- Security measures: Suitable measures must be in place to protect against and detect unauthorized access attempts.
- Testing: Input/output devices, including cards that bear or read authorization information, must be tested periodically to ensure that they are working correctly.
Frequently asked questions regarding 21 CFR Part 11
Are there any solutions that guarantee compliance with 21 CFR Part 11?
The simple answer is no. This is because 21 CFR Part 11 doesn’t just establish technical requirements; it also established organizational measures. And you can’t buy those.
However, manufacturers such as our sister company Medsoto have produced the products in such a way that the technical requirements for creating (technical) documentation are met.
You can also read which healthcare compliance rules you must comply with.
Do you have to comply with 21 CFR Part 11 if you print everything out and then sign it?
The answer (in most cases) is no. However, there are exceptions, such as the example of test documentation we described above.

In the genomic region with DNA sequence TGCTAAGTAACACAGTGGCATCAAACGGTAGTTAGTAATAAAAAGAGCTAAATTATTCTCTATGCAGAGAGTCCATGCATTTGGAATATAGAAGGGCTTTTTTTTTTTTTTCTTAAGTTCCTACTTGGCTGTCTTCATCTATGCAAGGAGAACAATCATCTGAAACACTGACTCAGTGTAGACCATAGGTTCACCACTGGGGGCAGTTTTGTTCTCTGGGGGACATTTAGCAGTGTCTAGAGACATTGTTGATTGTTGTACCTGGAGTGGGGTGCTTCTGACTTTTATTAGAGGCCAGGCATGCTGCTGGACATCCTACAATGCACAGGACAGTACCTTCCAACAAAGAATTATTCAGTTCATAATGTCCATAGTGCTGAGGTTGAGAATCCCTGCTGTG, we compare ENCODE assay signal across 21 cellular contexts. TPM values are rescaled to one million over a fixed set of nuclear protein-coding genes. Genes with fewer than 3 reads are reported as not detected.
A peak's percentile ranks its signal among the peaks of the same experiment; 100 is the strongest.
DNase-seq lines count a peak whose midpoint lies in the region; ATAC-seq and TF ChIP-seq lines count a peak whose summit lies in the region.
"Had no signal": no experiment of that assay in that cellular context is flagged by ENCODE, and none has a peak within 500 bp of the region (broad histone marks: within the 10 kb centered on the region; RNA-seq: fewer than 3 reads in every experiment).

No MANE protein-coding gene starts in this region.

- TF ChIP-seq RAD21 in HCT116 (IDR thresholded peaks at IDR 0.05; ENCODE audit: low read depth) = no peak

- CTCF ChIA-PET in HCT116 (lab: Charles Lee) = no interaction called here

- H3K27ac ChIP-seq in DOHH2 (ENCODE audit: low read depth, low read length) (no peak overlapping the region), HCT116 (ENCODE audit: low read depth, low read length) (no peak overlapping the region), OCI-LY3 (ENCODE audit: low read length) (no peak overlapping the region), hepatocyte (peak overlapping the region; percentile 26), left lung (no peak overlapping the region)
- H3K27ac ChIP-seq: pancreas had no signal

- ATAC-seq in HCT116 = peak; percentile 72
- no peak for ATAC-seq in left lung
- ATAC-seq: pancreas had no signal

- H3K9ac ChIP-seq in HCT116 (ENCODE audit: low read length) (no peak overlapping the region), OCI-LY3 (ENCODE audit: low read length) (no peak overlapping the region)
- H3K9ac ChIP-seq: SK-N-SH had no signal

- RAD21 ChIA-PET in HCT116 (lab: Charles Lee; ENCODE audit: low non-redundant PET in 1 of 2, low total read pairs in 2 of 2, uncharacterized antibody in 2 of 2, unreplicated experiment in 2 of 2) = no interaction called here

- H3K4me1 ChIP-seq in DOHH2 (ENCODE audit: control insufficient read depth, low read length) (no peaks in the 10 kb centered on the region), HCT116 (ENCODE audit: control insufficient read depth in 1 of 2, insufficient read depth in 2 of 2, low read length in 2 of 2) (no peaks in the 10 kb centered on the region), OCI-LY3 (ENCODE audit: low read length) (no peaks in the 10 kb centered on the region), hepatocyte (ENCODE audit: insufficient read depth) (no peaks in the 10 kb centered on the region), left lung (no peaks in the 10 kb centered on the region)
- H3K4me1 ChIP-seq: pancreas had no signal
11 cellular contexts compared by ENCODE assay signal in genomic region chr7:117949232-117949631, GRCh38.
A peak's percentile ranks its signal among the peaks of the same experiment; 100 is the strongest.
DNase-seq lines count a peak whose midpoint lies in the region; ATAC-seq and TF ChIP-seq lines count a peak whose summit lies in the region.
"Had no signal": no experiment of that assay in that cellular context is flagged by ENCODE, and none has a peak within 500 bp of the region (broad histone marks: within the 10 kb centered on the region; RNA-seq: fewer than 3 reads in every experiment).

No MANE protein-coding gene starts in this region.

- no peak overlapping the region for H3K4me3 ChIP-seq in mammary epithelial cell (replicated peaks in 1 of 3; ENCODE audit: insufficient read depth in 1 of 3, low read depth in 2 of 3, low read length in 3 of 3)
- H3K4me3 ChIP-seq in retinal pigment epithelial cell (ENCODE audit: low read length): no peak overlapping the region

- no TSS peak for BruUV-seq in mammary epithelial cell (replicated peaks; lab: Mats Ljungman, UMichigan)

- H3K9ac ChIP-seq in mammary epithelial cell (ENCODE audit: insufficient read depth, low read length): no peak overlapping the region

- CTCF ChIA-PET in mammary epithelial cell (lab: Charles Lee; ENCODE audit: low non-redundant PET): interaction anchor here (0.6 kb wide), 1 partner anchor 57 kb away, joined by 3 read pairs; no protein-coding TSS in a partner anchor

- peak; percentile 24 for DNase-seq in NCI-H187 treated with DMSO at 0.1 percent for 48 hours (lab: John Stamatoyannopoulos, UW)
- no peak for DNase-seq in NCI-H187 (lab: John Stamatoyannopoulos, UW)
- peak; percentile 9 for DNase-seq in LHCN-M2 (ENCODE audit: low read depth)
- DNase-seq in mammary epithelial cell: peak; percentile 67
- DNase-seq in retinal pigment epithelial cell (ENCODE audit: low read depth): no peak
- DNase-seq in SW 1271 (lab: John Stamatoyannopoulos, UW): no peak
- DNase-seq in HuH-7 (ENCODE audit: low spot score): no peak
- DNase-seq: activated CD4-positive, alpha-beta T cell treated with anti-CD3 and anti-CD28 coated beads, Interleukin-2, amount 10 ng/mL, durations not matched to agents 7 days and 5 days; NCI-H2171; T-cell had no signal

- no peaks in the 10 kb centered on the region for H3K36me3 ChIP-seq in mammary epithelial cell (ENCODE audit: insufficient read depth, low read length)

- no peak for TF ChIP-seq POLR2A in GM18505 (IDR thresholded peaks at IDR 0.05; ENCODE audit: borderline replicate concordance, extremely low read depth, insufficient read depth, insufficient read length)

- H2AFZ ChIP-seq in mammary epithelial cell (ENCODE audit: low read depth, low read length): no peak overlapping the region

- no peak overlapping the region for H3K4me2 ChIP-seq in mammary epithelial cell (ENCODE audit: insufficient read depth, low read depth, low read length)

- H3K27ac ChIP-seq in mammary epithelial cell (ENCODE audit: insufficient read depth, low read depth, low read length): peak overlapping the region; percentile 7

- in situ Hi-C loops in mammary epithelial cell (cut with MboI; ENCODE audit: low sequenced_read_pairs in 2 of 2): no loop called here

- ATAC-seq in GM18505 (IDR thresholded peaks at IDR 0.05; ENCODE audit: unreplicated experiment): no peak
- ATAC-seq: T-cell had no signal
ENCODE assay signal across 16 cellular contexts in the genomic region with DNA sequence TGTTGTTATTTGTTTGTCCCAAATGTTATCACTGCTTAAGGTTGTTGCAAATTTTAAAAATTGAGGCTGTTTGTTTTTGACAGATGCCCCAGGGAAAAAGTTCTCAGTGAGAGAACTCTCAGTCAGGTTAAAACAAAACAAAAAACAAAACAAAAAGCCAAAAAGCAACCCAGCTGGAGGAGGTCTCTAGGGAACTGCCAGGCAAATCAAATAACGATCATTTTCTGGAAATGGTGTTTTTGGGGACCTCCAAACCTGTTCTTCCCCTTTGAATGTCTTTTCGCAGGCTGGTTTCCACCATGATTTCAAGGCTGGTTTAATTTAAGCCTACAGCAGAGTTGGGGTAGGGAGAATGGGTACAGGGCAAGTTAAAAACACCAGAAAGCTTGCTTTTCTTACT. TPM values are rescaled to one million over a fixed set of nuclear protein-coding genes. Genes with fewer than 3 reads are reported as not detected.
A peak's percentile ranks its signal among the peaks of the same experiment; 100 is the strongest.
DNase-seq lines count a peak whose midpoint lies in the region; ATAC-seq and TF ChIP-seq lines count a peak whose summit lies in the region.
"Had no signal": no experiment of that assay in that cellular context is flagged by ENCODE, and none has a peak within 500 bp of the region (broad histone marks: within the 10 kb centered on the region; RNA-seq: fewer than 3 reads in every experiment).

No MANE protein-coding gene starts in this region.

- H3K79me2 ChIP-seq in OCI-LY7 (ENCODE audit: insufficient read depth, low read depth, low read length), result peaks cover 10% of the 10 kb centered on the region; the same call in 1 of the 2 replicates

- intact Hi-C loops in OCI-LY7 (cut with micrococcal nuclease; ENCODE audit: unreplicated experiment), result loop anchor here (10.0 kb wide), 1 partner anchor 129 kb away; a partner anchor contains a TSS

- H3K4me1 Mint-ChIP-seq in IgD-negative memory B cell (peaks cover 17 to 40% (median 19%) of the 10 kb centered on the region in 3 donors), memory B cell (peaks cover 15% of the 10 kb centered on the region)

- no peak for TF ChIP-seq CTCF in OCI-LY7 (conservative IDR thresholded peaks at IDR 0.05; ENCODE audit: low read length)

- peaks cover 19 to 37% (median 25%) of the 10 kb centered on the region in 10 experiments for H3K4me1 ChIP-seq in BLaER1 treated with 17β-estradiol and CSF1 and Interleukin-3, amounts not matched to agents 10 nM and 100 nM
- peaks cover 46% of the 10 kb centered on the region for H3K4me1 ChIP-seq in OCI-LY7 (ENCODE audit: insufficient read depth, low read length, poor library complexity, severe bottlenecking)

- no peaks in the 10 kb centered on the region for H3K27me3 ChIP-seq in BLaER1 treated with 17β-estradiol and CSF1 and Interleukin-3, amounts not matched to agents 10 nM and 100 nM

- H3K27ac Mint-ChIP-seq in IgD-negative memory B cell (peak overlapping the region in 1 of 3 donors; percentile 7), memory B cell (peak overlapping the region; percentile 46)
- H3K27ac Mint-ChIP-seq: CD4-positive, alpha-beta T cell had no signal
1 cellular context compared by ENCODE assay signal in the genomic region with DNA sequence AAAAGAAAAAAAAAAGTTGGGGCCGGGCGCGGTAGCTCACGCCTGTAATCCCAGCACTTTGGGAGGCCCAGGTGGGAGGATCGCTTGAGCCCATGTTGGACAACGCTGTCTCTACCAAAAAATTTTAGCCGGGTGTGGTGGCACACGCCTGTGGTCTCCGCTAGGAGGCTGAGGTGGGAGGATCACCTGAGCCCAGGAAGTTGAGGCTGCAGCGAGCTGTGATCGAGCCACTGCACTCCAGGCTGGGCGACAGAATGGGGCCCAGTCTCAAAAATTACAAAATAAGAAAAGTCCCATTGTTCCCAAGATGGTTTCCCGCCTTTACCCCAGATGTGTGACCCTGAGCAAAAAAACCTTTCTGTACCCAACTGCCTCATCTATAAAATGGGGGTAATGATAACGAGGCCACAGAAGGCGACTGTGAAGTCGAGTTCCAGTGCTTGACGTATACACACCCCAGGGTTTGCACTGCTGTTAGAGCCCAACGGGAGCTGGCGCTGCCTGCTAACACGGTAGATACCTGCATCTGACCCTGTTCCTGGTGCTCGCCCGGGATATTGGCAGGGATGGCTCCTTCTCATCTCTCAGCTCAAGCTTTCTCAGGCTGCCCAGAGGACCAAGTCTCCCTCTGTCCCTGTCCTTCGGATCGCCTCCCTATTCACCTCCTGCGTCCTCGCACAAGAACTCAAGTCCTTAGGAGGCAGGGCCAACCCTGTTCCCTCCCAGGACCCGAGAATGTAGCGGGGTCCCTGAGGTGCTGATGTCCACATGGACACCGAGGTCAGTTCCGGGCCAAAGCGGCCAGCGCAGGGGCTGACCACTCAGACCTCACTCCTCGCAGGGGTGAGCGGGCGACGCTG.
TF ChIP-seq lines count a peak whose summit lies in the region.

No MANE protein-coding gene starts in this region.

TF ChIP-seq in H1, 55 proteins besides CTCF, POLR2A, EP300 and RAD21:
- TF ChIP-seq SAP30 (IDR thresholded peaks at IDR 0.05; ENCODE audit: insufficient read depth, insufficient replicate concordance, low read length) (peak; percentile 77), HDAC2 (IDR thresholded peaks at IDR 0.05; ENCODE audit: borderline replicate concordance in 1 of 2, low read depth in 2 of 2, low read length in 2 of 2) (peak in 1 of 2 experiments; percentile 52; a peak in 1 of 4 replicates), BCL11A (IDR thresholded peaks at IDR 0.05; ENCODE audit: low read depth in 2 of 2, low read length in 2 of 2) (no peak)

Do I have to do without paper?
The FDA (increasingly) requires you to submit your documents electronically. However, you could also scan and submit printouts. This would allow you to ignore Part 11, except for the above exception.
Do I also have to document the signature in the audit trail?
Yes, you do. But please note that the FDA has relaxed the requirements for the audit trial slightly. The protests were too big.
How can the electronic signature be linked to a document?
A first option would be to scan a signature, insert it into the document and print it as a PDF. But that wouldn't meet the requirements of Part 11.70. You could export this graphic as a screenshot and insert it into another document.
In fact, a document check digit (hash code) is usually encrypted with the signer's private key. This encrypted hash value is the digital signature.
Practical implementation of 21 CFR Part 11
Most companies base their digital signatures on either a (document management) system or the digital signing of PDF documents.
We will take closer look at both options. You can find some quick introductory tips in this article on PDF-based electronic signatures.